For a while now, John Simpson, the senior BBC correspondent, has been in Jerusalem on special assignment for the British state channel. As he was already here, he turned Jerusalem into the arena for his well-known program "Simpson's World" (BBC, Sunday, 9:30 P.M.).
Wherever his program is set, be it Kabul, London or Johannesburg, it has a permanent structure of taking a stroll with a local resident, someone famous or perhaps someone unknown to the world, and in the course of seemingly idle chatter peculiarities to which the locals have become tiresomely accustomed are revealed. Simpson's foreign gaze and his cameras cast a light on them that is new, surprising and sometimes funny, too.
As his companion for the Jerusalem walk, Simpson could have taken a writer such as Amos Oz or A.B. Yehoshua or Batya Gur, or chosen a professor of Jewish studies from the Rehavia neighborhood. If he finally chose another, Shifra Horn, it is probably because he must have considered her a writer without pretensions, lacking concrete political opinions, as lovely and as gray as the stones of Jerusalem. Like everyone, she wants peace but recognizes our right of self-defense against terrorism, and explains this as well as she can in Israeli English, with true feeling, next to the Moment Cafe, a bizarre monument to our supposedly firm stand in the face of terrorism.
Unfortunately, Jerusalem has never looked more wretched than it does these days, and Simpson's ironic cameras made sure to show this very unsubtly. The capital of the State of Israel looked like a city without shade and without balm, utterly deserted and ear-splittingly loud, so much so that as they passed near the prime minister's residence, Simpson apologized to the viewers for the insane whining and wailing that emanated from the various protective devices in the area and for all the indefinite explanations of his companion about how we are torn within and so forth.
Toward the end of the guided tour of the open insane asylum that has been dubbed the eternal city, Simpson and his companion walked over to two women who were proudly holding a handwritten poster encouraging the Israeli army in its war. The women are from the national camp, Shifra Horn explained, and they are in favor of territorial concessions in return for a secure peace. Simpson then crossed the road. A flag-draped old Ford Transit that appeared out of nowhere almost ran him over and the driver pressed his hand on the horn and stuck his arm out the open window. On the sidewalk on this side of the street were protest signs of the peace camp and two people who were guarding them. They too are in favor of territorial concessions in return for a secure peace.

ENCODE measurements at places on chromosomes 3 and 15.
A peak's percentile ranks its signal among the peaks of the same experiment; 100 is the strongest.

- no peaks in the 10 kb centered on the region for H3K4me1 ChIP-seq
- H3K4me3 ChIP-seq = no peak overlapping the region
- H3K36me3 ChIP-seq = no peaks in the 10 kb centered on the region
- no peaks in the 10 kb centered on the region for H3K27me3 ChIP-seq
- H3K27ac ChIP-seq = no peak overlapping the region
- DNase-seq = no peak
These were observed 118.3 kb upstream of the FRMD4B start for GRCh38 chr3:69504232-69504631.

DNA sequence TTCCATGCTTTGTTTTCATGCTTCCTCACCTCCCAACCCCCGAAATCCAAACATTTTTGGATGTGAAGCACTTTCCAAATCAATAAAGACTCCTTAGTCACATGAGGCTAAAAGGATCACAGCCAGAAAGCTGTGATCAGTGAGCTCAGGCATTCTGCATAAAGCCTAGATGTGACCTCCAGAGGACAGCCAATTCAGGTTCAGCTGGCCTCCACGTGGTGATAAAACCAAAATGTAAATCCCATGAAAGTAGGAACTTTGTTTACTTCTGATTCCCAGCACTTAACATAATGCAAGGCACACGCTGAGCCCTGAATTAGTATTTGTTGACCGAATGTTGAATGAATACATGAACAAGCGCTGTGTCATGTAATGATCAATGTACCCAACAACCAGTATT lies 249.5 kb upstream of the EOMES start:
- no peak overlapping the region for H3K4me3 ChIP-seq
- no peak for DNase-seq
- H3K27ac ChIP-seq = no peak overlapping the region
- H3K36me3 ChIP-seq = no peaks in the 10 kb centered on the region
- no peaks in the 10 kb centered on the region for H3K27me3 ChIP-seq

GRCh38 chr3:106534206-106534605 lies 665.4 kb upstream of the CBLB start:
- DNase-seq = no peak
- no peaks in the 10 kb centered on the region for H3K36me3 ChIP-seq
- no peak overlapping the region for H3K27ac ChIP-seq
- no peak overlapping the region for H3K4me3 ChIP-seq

Better to receive than to give
Seventy-five Palestinians have recently received medical treatment in Israel and we didn't know. Along comes the Channel One evening news (Sunday, 9 P.M.) to tell us at length how humanitarian we are, to the point where, at the height of these days of terror, our physicians do not balk at treating the children of the enemy - in part within the framework of a major international project of Wolfson Medical Center in Holon for children with heart defects. Everyone has the same heart, the physician in charge of the project says humanistically. Once he heard one of these kids shout with joy at a terrorist incident. He swallowed hard and carried on with the treatment.